To determine an acceptable balance between accuracy and simplicity, we trained a large family of classification tree models that differed in how many variables were included and how many splits were allowed. After obtaining the results of each attempted simple model, the next step was to select the optimal one, considering a complexity vs. accuracy trade-off. We thought that having fewer variables, while maximizing prediction accuracy, would be desirable as it would require fewer inputs to keep track of and consider before making a prediction. Thus, we ended up choosing a classification tree with three variables and 10 splits, which generated the highest prediction accuracy among all of the trees considered.
The chosen classification tree is depicted in Fig. 1. The three variables that had the greatest impact on play prediction were the current down, yards to go for first down, and point differential. This simple model achieved a prediction accuracy of 65.3%, which corresponds to 86% of the accuracy generated by our neural network model. Finally, we created an equivalent visual representation of the classification tree that we believe is even easier to read and/or memorize, which may be useful in the time-sensitive situations (see Fig. 2). It should be emphasized that this model does not replace a coach’s knowledge but should be used to support decision making. Since we utilized a classification tree, we can use the proportion of the majority class in each terminal leaf node as a measure of how strong each prediction is, which allows coaches and players to decide how heavily to trust the model in particular situations.
The predictive accuracy of the model based on different games scenarios is shown in Table 3. For example, we find that the model’s prediction accuracy is higher in the fourth quarter, on third and fourth downs, when the offense is losing and when the yards to go is greater than 13. On the other hand, model performance is fairly stable across all yard lines.
|Current yard line|
|Yards to go|
In addition to providing defensive coordinators with tools to assist play calls, the model also serves as a means of supplying the individual players on the defensive line with “pre-snap reads.” Players can run through the model and determine with greater likelihood whether it will be a pass or a rush, and mentally prepare themselves for the ensuing play. For example, if a safety uses the model and predicts a pass, this can inform him to take extra caution in guarding the wide receivers. The model could be inserted in a play-call wristband similar to the ones used by quarterbacks. Since the players can utilize the model up until the time of the snap, we are able to create a secondary model with the addition of the offensive formation variable (Figs. 3 and 4). This new model achieved a prediction accuracy of 72.3%, which captures 96% of the predictive power of our neural network model. We propose that coaches use our base model to aid play calls while the defensive line uses our secondary model to help make pre-snap reads.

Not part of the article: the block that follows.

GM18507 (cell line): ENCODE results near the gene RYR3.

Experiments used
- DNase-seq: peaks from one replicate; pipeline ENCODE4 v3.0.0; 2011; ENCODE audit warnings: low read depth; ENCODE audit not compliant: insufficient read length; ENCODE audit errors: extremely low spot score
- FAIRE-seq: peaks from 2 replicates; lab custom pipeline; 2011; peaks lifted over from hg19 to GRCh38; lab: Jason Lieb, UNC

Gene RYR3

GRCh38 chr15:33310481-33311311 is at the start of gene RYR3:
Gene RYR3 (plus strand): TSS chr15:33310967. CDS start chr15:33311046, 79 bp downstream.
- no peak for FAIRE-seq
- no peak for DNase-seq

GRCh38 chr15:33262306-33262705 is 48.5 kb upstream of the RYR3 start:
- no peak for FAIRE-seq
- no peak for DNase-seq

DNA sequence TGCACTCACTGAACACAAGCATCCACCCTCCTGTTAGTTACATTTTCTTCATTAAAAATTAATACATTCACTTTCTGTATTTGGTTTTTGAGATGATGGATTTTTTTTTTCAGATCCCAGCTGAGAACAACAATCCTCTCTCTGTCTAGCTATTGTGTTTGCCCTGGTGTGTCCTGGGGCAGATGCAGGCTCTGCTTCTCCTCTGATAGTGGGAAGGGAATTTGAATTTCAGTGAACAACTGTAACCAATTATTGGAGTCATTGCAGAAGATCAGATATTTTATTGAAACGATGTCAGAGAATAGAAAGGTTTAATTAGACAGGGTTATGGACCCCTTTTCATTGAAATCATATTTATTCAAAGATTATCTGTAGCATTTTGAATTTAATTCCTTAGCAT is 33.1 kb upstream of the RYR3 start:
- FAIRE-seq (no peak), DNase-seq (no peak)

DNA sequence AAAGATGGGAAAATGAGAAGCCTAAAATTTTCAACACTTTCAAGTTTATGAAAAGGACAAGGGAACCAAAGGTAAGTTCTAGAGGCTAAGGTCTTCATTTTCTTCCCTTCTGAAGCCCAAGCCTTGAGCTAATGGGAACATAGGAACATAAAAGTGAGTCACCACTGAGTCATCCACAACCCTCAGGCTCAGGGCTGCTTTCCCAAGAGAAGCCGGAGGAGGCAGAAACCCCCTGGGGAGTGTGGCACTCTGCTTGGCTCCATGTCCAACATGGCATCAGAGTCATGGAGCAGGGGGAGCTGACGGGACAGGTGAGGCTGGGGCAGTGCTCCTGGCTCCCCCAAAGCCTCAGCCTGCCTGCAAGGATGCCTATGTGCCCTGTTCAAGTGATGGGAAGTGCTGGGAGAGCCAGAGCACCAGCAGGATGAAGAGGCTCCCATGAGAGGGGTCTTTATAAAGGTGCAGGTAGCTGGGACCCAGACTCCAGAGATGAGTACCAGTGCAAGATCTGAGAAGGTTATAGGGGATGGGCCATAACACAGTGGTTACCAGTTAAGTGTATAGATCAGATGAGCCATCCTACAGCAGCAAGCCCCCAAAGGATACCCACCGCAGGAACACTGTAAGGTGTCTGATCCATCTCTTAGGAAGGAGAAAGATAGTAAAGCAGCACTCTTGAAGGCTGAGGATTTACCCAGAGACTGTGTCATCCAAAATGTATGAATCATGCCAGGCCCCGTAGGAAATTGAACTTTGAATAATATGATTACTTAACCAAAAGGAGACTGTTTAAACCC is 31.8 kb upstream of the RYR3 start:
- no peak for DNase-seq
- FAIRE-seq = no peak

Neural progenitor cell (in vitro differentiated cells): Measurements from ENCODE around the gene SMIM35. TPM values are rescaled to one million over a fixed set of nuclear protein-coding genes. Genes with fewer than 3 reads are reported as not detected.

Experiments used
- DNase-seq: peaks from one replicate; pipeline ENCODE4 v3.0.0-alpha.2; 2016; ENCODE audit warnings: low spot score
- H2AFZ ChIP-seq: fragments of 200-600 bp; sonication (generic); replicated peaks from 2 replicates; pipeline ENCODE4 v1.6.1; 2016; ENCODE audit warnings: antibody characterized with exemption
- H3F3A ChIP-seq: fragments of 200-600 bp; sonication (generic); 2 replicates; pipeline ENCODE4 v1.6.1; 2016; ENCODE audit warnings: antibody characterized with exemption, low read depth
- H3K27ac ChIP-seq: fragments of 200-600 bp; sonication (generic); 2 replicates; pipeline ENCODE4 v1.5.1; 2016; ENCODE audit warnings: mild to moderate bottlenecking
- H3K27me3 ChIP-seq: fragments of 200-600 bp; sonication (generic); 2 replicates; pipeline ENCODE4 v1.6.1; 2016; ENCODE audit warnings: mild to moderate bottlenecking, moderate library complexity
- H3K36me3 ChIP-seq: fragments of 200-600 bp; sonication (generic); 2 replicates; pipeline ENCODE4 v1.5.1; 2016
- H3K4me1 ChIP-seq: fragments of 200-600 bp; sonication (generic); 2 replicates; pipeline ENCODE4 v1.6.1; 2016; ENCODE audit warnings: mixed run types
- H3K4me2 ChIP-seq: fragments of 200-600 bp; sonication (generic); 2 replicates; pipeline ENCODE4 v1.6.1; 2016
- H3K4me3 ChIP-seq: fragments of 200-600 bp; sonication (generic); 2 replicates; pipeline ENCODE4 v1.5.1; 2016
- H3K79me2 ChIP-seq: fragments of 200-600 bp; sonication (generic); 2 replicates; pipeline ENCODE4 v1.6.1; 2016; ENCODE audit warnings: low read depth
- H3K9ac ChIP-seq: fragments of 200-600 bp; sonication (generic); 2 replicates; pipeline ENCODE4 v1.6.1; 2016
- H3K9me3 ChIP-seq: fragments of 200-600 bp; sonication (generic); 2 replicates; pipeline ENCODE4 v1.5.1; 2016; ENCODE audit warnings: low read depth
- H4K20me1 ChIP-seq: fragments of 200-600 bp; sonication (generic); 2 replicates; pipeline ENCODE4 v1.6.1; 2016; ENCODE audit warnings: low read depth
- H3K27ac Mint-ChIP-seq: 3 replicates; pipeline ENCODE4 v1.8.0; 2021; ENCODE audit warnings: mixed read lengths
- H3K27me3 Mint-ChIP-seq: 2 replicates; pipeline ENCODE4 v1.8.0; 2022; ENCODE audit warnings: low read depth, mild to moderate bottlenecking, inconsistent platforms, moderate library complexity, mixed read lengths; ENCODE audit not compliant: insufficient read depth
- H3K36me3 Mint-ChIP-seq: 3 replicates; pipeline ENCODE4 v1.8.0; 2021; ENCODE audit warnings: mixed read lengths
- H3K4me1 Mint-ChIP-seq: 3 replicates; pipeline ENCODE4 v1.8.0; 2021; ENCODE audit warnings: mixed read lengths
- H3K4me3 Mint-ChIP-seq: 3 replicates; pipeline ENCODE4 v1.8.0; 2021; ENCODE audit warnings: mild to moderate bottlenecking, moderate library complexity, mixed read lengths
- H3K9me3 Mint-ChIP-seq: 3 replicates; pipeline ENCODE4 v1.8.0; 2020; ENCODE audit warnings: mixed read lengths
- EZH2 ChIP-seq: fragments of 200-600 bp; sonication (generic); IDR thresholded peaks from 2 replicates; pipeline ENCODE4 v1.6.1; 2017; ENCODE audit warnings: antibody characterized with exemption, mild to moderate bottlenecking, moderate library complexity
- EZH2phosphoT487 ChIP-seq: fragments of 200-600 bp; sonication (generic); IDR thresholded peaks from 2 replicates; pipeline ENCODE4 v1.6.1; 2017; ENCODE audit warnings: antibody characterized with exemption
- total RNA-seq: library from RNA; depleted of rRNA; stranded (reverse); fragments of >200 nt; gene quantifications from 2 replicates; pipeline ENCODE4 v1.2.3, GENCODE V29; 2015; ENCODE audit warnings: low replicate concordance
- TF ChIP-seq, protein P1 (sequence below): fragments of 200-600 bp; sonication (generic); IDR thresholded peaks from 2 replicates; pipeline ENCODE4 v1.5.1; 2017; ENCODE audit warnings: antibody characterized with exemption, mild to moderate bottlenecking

6Team-specific classification trees
The previously developed classification trees were trained using data from all teams, and thus is not team-specific. We sought to calculate the predictability of individual teams in order to determine how often teams may deviate from our prediction models described above. Therefore, we created team-specific classification trees following the same approach to balance accuracy with interpretability as previously outlined. Although the process we followed was the same, due to differences in the data for each team, the resulting classification trees differed in the number of variables and splits.
Figure 5 summarizes prediction accuracies of the 32 team-specific models. The model for the Dallas Cowboys achieved the highest accuracy of 82.5%, while the model for the Buffalo Bills achieved the lowest accuracy of 64.7%. The average accuracy over all the team-specific models was 73.0%. We believe the variability in prediction accuracies can be partially attributed to the differences in the offensive styles and tendencies of each team. We found an association between teams with more coaching (head or assistant) changes over the four years spanning our dataset and teams with poorer prediction accuracy. We believe this finding makes sense since as coaches change, styles and play calling tendencies change as well. We also note that teams that are generally always leading (trailing) are easier to predict as they rely more on rushing (passing) plays. However, since the model utilizes point differential as a variable, this feature is already captured by the model.